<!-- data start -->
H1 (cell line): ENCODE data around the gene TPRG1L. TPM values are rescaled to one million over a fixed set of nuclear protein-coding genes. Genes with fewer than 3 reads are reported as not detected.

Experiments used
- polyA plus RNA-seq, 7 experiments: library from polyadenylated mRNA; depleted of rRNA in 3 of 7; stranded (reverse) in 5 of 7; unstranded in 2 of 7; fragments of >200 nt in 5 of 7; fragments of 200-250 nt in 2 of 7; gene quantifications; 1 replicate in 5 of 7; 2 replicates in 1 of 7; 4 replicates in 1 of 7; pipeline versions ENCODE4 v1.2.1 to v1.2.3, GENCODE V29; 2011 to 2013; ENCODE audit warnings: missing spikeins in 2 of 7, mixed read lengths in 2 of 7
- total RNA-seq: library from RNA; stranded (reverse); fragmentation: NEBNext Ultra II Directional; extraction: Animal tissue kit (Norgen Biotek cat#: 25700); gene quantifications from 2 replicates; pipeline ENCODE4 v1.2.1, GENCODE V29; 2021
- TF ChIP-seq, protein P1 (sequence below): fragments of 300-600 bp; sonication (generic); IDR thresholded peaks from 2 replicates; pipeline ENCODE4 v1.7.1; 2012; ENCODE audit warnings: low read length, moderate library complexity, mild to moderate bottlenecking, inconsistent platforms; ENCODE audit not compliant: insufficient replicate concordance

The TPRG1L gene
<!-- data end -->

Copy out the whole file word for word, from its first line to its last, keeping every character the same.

H1 (cell line): ENCODE data around the gene TPRG1L. TPM values are rescaled to one million over a fixed set of nuclear protein-coding genes. Genes with fewer than 3 reads are reported as not detected.

Experiments used
- polyA plus RNA-seq, 7 experiments: library from polyadenylated mRNA; depleted of rRNA in 3 of 7; stranded (reverse) in 5 of 7; unstranded in 2 of 7; fragments of >200 nt in 5 of 7; fragments of 200-250 nt in 2 of 7; gene quantifications; 1 replicate in 5 of 7; 2 replicates in 1 of 7; 4 replicates in 1 of 7; pipeline versions ENCODE4 v1.2.1 to v1.2.3, GENCODE V29; 2011 to 2013; ENCODE audit warnings: missing spikeins in 2 of 7, mixed read lengths in 2 of 7
- total RNA-seq: library from RNA; stranded (reverse); fragmentation: NEBNext Ultra II Directional; extraction: Animal tissue kit (Norgen Biotek cat#: 25700); gene quantifications from 2 replicates; pipeline ENCODE4 v1.2.1, GENCODE V29; 2021
- TF ChIP-seq, protein P1 (sequence below): fragments of 300-600 bp; sonication (generic); IDR thresholded peaks from 2 replicates; pipeline ENCODE4 v1.7.1; 2012; ENCODE audit warnings: low read length, moderate library complexity, mild to moderate bottlenecking, inconsistent platforms; ENCODE audit not compliant: insufficient replicate concordance

The TPRG1L gene